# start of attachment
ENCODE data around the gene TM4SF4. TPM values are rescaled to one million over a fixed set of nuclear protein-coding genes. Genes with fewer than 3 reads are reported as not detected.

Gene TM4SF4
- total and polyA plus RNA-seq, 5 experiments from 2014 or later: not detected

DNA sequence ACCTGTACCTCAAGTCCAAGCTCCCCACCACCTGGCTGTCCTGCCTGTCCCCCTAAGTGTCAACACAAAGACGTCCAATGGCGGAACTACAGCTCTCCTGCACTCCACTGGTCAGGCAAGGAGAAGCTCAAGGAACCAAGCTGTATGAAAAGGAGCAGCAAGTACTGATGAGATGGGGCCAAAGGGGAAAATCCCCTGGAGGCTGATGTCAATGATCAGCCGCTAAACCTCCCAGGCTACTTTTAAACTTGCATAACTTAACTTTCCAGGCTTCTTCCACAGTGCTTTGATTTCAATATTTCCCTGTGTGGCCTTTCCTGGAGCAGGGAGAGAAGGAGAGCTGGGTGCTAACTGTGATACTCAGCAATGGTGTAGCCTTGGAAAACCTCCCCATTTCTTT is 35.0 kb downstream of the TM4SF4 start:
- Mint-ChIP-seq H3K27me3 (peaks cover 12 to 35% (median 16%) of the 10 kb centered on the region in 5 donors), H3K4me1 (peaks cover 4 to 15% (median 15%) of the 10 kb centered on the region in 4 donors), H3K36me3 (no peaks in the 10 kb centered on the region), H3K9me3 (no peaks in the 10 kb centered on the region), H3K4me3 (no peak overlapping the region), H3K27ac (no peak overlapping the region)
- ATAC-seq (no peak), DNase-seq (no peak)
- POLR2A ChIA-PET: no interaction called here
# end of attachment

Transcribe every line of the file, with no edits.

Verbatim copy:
ENCODE data around the gene TM4SF4. TPM values are rescaled to one million over a fixed set of nuclear protein-coding genes. Genes with fewer than 3 reads are reported as not detected.

Gene TM4SF4
- total and polyA plus RNA-seq, 5 experiments from 2014 or later: not detected

DNA sequence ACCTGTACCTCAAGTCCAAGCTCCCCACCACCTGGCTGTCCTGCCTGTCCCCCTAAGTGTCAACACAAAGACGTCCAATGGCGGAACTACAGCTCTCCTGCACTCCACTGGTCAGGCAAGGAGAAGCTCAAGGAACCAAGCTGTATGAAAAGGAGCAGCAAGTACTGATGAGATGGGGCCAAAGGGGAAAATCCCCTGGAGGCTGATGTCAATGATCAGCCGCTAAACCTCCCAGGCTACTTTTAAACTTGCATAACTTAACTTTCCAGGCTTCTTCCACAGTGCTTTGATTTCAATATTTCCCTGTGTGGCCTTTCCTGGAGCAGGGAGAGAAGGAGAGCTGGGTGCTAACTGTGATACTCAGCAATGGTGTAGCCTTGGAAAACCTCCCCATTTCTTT is 35.0 kb downstream of the TM4SF4 start:
- Mint-ChIP-seq H3K27me3 (peaks cover 12 to 35% (median 16%) of the 10 kb centered on the region in 5 donors), H3K4me1 (peaks cover 4 to 15% (median 15%) of the 10 kb centered on the region in 4 donors), H3K36me3 (no peaks in the 10 kb centered on the region), H3K9me3 (no peaks in the 10 kb centered on the region), H3K4me3 (no peak overlapping the region), H3K27ac (no peak overlapping the region)
- ATAC-seq (no peak), DNase-seq (no peak)
- POLR2A ChIA-PET: no interaction called here